More on history and its lessons

“History does not repeat, but it does instruct.” A few days after posting last week’s effort about learning from history the blog picked up Timothy Snyder’s new book On Tyranny and the quote above was the book’s first line.

Snyder wrote the book Bloodlands which is an astonishing record of the death and destruction in Europe in the 20th century caused by Hitler and Stalin. In the latest book he applies his deep knowledge of the impact of tyranny on humanity and derives ‘Twenty Lessons from the Twentieth Century’ for those living today.

The lessons are: do not obey in advance; defend institutions; beware the one party state; take responsibility for the world; remember professional ethics; be wary of paramilitaries; be reflective if you must be armed (he does live in the US); stand out; be kind to our language; believe in truth; investigate; make eye contact and small talk; practice corporeal politics; establish a private life; contribute to good causes; learn from peers in other countries; listen for dangerous words; be calm when the unthinkable arrives; be a patriot; and, be as courageous as you can.

Obviously Snyder is not planning a career in contemporary politics But he does want to warn us that, just as in the late 19th century there were expectations of progress and prosperity which were “challenged by new visions of mass politics in which a leader or a party claimed to directly represent the will of the people” so we are tempted by similar beliefs in the later 20th century “to think that our democratic heritage automatically protects us from such threats. This is a misguided reflex.”

Snyder, in just 126 pages, tries to rescue people from a “mythicised past (which) prevents us from thinking about possible futures” by a belief in a “politics of inevitability”. As an alternative the last lines of the book quote Shakespeare: “the time is out of joint. O cursed spite,/That ever I was born to set it right!” Thus Hamlet: “Nay, come, let’s go together.”

Having dinner recently with two of its oldest friends the blog got to talking about the book and one of the friends asked what the 20 lessons were. The blog confessed it could only remember a few – perhaps because it had raced through the slim volume in an excitable state. But since then it has had time to read it again and think more deeply about the lessons.

The first, about not obeying in advance, is based on the reality that most of the power of authoritarianism is freely given – citing as examples the 1932 German election and the 1946 Czech equivalent along with Stanley Milgram’s Yale ‘torture’ experiments. In defending institutions Snyder advises: “..choose an institution you care about- a court, a newspaper, a law, a labor union – and take its side.” He reminds us that one party states didn’t start as such and defending the rules of the voting system – something the US Republicans and the current US Attorney General Sessions are busily under-mining – is important.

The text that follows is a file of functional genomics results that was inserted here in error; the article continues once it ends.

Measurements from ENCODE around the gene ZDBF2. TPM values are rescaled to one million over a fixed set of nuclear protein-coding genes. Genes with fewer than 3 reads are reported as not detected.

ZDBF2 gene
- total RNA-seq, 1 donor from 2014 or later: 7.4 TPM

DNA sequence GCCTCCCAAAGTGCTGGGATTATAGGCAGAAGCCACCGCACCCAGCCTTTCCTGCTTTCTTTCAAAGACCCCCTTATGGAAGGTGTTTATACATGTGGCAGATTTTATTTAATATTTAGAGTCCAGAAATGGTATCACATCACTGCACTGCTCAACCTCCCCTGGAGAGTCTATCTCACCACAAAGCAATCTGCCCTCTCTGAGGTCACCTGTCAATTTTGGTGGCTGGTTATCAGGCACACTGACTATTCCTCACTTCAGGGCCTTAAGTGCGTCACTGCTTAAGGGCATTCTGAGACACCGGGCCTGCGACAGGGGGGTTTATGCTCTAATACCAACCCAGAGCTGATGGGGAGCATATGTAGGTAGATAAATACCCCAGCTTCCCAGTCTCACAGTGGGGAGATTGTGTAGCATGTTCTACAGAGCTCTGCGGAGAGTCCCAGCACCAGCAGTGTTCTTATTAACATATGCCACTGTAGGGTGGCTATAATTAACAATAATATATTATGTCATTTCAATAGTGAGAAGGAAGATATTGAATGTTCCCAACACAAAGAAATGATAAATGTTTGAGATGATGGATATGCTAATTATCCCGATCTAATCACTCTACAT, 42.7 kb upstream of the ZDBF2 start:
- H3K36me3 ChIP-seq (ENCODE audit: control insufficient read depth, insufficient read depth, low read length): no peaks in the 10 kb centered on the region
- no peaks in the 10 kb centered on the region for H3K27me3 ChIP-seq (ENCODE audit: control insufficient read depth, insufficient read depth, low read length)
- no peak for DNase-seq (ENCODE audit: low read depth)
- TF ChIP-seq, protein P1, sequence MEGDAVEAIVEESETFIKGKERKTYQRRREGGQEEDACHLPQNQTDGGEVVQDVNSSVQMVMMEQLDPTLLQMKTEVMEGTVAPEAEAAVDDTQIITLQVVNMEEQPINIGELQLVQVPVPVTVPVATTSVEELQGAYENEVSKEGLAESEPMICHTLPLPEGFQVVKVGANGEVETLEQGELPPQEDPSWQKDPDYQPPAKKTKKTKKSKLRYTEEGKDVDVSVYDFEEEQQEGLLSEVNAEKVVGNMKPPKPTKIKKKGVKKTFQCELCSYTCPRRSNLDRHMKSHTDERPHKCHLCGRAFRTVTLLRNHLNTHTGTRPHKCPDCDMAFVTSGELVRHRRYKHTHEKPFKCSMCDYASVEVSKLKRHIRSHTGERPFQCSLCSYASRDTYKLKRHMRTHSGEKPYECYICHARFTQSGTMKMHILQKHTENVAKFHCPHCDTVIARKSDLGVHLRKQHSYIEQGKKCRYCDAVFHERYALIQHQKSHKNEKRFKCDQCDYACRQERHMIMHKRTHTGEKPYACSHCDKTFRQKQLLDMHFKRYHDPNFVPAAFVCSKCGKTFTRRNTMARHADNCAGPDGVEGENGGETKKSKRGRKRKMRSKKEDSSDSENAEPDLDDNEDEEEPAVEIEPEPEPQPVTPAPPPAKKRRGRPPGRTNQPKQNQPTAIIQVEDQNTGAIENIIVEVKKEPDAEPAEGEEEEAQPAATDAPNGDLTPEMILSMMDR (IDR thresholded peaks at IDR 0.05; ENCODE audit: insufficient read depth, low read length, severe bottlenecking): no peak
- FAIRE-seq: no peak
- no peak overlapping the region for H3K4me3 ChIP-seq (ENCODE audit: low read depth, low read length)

He quotes Vaclav Havel about taking responsibility for not looking away from symbols of hate and working to remove them and uses Trump campaign rallies to show how easy it would be to mobilise paramilitary forces – particularly in societies where people have lots of guns. Rosa Parks, Churchill and the Pole Teresa Prekerowa are his examples of the need to stand out rather than just following along. He might also have included the recently dead Simone Weil. He appeals to professionals to abide by professional ethics and how ignoring them can subvert society and the state.

Believing in truth is vital because “to abandon facts is to abandon freedom…..If nothing is true then all is spectacle. The biggest wallet pays for the most blinding lights.” Investigate what is true and “take responsibility for what you communicate with others.” Politeness is the core of civility and civic responsibility. Establishing a private life is a defence against tyranny because “nastier rulers will use what they know about you to push you around…Remember that email is skywriting.” Snyder points out that during the 2016 Presidential election campaign the US “took a step towards totalitarianism without even noticing by accepting as normal the violation of electronic privacy” and compares this with Hannah Arendt’s view of totalitarianism not as an all-powerful state but as “the erasure of the difference between private and public life.”

In his lesson on learning from peers he points out that what’s going on in the US is not unique to that country but advises his compatriots to get a passport! Listening for dangerous words is not about Orwellian Newspeak but rather about being alert to the use of words such as terrorism, extremism, emergency and exception along with “treacherous use of patriotic vocabulary.” In the case of exception he describes how the Nazi legal theorist, Carl Schmitt, explained that the most effective way to destroy all rules was to focus on the exception.

Calmness in the face of the unthinkable analyses how terrorism management becomes modern tyranny and is the oldest trick used by the Nazis, Putin, US Presidents and our own rulers to take away rights.

Snyder’s three pages on being a patriot are a brilliantly succinct description of why patriotism is not the same as nationalism and why a particular unnamed US individual is not a patriot. Finally he turns to courage – “if none of us is prepared to die for freedom, then all of us will die under tyranny.”

Far-fetched? Read the book and judge for yourself.